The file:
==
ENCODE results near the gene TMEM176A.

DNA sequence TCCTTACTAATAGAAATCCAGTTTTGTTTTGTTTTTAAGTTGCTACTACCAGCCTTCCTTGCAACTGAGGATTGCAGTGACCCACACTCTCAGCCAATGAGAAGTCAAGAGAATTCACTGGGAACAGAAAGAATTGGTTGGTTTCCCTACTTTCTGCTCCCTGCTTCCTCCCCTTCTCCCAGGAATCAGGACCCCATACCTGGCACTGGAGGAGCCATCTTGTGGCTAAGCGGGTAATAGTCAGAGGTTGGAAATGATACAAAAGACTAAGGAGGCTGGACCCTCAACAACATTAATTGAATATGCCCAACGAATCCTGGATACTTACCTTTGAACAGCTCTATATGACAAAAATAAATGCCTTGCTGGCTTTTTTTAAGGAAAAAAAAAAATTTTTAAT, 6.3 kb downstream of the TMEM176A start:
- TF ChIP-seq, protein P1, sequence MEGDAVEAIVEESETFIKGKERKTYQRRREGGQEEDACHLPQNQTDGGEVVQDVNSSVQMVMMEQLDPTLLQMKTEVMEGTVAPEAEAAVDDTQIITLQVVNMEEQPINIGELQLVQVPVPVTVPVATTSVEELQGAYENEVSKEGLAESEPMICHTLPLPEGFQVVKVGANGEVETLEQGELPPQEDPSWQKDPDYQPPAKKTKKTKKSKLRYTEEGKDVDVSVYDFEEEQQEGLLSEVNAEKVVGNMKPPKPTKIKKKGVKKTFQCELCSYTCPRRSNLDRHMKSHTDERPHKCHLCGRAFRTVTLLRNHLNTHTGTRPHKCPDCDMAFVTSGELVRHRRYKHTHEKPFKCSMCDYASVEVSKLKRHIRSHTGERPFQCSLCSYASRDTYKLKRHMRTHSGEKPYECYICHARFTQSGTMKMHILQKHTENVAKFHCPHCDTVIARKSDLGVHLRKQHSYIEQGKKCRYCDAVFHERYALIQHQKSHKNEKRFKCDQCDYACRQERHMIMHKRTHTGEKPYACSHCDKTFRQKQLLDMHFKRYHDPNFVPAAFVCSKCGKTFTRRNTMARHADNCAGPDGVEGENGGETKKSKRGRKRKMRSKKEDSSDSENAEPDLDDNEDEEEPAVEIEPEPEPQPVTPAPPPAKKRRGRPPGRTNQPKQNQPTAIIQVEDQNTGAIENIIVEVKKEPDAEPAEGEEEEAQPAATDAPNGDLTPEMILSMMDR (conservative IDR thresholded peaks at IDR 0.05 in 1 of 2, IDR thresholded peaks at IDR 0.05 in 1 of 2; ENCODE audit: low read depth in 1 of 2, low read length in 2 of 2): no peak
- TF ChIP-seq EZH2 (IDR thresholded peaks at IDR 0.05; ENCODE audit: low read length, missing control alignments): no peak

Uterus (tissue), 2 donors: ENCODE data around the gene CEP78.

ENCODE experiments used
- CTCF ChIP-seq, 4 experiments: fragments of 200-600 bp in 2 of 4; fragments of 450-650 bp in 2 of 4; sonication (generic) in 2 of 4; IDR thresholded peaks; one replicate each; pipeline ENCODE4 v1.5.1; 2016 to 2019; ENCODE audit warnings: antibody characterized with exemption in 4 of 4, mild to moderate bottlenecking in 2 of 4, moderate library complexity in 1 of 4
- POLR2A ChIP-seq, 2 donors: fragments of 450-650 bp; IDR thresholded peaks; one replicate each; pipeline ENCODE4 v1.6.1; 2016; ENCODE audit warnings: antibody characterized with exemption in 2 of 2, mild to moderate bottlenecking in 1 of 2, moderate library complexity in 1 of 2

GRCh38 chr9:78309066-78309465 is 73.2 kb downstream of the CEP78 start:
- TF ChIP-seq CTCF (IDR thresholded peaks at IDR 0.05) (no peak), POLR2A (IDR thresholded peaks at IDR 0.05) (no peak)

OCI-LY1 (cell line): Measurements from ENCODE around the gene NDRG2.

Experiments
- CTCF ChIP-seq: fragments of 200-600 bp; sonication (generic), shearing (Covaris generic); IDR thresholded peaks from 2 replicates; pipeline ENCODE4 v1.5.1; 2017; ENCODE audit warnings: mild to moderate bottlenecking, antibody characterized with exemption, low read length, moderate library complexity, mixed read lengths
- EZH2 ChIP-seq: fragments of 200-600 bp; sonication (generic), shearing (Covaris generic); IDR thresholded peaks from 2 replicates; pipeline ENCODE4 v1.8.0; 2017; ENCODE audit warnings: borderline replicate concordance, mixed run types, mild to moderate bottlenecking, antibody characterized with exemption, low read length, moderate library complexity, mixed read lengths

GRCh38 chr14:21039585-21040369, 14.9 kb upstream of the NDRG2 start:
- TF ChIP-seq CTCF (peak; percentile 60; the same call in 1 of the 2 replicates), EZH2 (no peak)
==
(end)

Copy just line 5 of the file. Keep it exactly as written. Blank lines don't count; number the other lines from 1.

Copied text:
Uterus (tissue), 2 donors: ENCODE data around the gene CEP78.